Automating the deployment of a static website makes updating it much more enjoyable. This blog is hosted on a basic plan which offers only FTP and SFTP access. Here’s how we deploy it in a matter of seconds using our CI server, with the security of SSH keys and lftp instead of rsync.

To avoid using/storing a password on the CI server, we wanted to use an SSH key for authentication. It had to be used by lftp, a command line SFTP client whose mirror command works a lot like rsync.

Using SSH keys on CI and deployment servers

First you have to generate a public and private key using ssh-keygen. Your CI server needs an SSH private key without a passphrase to be able to connect to your deployment server without any user input. So, run:

ssh-keygen -f id_rsa_deploy

You will get an output similar to this one:

Generating public/private rsa key pair.
Enter passphrase (empty for no passphrase):
Enter same passphrase again:
Your identification has been saved in id_rsa_deploy.
Your public key has been saved in
The key fingerprint is:
SHA256:bNN57ngNVryt8gkSQMHvuZb6K4jLvN/mzAV210RHbYs [email protected]
The key's randomart image is:
+---[RSA 2048]----+
|       .o.    ..+|
|       ..    . .o|
|        ..   .o..|
|       . o.. Eo. |
|        S.=.o..o |
|       o +o=o . .|
|     . .  o+oo . |
|   o. .+o.++o.o. |
|    =+.o*=+o.oo  |

The files will be named id_rsa_deploy for the private key and for the public key.

How to store a private SSH key on a CI system varies. Semaphore CI — the one we use currently — has an option in each deployment server’s settings to store SSH private keys. The private key we generated and uploaded during the setup process did not work, so we added another one that will be accessible on the CI server at /home/user/.ssh/id_rsa_deploy.

Don’t forget to encrypt the key after it has been uploaded to your CI service. You don’t want someone accessing your CI account and copying the private key to connect to your production server.

On the deployment server, add the public key to ~/.ssh/authorized_keys either by copying and pasting, or by using ssh-copy-id:

ssh-copy-id -i [email protected]

Skipping SSH’s host key checking

When you first connect to a server using SSH, it asks if you want to continue connecting to a host not precedently known:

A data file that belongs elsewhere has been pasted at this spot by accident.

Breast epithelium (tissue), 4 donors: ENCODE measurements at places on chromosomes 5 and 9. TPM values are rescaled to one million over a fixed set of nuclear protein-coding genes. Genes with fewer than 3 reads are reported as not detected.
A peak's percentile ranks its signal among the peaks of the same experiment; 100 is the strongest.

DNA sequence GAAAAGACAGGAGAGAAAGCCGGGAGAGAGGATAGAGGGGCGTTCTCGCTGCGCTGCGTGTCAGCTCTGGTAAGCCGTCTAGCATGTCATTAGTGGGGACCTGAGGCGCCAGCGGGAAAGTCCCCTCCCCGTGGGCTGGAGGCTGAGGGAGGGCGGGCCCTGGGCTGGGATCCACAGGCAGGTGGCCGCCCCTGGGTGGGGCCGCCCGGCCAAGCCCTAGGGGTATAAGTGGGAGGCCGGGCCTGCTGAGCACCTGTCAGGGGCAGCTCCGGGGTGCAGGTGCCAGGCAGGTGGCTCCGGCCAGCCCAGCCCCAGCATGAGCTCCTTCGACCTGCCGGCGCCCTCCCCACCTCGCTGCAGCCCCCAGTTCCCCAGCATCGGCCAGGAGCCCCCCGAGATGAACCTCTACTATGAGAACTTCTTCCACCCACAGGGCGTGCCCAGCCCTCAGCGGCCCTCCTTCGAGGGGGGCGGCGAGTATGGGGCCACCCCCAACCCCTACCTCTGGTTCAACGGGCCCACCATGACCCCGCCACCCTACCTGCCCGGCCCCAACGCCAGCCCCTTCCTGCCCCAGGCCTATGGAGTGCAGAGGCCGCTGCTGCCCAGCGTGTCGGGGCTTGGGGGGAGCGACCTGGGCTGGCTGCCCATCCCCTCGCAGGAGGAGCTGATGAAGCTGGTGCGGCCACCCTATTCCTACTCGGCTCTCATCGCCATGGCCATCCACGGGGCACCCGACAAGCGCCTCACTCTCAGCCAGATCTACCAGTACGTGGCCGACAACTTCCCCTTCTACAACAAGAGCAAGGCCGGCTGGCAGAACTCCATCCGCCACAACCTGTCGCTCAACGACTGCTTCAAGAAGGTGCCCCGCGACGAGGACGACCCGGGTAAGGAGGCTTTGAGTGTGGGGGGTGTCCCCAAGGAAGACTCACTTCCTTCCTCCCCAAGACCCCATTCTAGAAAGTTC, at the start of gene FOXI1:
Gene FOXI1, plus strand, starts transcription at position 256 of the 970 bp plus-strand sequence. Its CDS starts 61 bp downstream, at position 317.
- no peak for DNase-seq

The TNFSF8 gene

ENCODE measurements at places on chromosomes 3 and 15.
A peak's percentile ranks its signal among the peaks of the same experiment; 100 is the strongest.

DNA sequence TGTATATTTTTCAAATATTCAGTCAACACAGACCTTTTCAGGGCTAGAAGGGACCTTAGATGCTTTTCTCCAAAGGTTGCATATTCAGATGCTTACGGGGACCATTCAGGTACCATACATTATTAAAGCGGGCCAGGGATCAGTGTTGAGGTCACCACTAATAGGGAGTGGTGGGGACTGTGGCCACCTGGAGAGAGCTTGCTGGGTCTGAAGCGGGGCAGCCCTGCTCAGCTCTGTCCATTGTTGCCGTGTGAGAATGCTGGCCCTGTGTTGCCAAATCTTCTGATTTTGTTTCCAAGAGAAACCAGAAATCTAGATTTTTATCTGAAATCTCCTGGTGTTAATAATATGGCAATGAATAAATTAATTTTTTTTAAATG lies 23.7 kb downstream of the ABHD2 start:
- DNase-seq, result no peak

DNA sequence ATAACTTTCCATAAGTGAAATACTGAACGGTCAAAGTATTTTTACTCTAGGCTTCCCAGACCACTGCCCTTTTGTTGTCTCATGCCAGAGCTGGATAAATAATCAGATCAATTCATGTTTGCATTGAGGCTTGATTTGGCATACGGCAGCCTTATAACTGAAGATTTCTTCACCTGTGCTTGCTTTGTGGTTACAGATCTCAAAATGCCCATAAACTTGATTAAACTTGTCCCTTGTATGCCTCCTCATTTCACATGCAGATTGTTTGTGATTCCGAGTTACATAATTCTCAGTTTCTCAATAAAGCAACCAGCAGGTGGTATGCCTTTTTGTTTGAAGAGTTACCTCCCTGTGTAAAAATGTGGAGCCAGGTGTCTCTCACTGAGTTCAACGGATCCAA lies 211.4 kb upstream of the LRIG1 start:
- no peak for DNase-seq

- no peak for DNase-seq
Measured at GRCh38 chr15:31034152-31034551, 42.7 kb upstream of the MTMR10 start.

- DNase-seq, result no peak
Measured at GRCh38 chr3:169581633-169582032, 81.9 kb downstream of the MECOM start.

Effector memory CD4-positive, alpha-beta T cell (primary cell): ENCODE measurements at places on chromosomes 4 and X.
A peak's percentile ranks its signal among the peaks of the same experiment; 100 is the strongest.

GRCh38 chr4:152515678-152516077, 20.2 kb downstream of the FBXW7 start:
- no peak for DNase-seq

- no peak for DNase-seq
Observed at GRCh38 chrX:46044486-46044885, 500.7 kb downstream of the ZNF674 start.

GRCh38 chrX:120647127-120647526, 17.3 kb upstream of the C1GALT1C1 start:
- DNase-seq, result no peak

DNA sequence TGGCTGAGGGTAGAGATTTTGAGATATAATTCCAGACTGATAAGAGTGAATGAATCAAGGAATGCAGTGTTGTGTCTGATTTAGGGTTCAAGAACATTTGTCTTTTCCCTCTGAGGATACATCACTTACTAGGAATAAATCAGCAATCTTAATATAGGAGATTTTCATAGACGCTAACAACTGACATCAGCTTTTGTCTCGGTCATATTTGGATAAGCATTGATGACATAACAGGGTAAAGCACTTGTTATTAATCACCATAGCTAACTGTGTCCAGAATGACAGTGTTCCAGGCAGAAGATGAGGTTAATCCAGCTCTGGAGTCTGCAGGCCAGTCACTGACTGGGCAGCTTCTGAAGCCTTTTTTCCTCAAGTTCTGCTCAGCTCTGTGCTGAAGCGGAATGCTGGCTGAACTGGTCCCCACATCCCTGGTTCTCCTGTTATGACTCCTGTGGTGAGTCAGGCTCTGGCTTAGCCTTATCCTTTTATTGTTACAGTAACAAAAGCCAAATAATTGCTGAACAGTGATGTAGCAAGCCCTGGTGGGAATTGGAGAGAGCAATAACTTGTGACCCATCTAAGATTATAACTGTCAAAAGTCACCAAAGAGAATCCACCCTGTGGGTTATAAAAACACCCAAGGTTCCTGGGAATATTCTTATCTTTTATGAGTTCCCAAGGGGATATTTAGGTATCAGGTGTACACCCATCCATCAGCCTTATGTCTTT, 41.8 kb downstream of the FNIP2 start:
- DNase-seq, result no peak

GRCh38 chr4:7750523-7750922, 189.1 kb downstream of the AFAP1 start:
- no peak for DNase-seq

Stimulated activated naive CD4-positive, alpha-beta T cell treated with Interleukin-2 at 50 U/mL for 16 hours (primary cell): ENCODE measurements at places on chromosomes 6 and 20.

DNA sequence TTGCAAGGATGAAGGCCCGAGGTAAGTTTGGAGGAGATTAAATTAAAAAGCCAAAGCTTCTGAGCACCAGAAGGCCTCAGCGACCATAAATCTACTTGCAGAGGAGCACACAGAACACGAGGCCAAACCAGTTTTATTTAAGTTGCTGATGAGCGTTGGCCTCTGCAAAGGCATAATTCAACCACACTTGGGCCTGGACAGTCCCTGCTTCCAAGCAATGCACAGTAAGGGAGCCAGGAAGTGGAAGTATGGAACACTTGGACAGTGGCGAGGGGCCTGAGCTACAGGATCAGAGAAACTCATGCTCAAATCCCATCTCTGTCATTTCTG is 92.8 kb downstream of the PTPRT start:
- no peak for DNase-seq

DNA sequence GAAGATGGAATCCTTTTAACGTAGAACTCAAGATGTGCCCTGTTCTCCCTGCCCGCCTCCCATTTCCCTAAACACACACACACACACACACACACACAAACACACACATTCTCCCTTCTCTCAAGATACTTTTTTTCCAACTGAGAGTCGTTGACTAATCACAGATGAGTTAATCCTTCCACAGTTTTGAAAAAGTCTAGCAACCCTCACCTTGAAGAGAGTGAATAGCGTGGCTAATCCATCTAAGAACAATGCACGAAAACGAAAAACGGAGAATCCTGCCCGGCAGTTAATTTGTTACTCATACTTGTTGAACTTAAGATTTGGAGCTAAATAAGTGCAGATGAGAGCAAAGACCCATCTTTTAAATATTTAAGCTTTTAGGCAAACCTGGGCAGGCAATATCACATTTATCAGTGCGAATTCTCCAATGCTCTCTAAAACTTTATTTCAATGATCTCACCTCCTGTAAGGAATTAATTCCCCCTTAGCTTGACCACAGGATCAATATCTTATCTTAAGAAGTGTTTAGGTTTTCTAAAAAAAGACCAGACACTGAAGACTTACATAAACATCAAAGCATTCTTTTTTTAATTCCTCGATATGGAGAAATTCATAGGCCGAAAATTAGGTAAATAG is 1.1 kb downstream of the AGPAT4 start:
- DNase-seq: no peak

$ ssh [email protected]
The authenticity of host ' (' can't be established.
ECDSA key fingerprint is SHA256:djvayJCE2lo9ZrPR5uIwc9osOjfRa1BqW8hoYCY1dv4.
Are you sure you want to continue connecting (yes/no)?

Because we deploy in a CI environment, automatically, we cannot type “yes” to confirm. We have to skip this message using this SSH option:


Also, to avoid uncessary verbosity during deployment, we can skip adding the key fingerprint to the known hosts list by specifying:


Both commands can be passed to ssh using the -o flag:

ssh -o UserKnownHostsFile=/dev/null -o StrictHostKeyChecking=no

To tell lftp to use SSH to connect, we have to use this command before the upload/sync command:

set sftp:connect-program "ssh -o UserKnownHostsFile=/dev/null -o StrictHostKeyChecking=no -i /home/user/.ssh/id_rsa_deploy";

Syncing files with lftp over SFTP

The final steps toward a complete sync command are the connect and mirroring commands passed to lftp.

Let’s say our built website is stored in ~/build on the CI server and we want to deploy to ~/www on the production server. The command will be:

lftp -c "set sftp:connect-program 'ssh -o UserKnownHostsFile=/dev/null -o StrictHostKeyChecking=no -i /home/user/.ssh/id_rsa_deploy'; connect s; mirror -ceRL build www"

Note one very important thing for the connect command: you have to specify an empty password so lftp can use the SSH key to authenticate itself. If you specify a passwordless URL like s you will get a password prompt from lftp.

Syncing files with rsync over SSH

If we could have used a SSH connexion, we would be using rsync with this command:

rsync -e "ssh -o UserKnownHostsFile=/dev/null -o StrictHostKeyChecking=no -i /home/user/.ssh/id_rsa_deploy" --links --times --delete --recursive --safe-links build/ [email protected]:~/www/
  • --links copies symlinks as symlinks
  • --times preserves modification times
  • --delete deletes remote files that are present in the source
  • --recursive copies all files recursively
  • --safe-links ignores symlinks that point outside the tree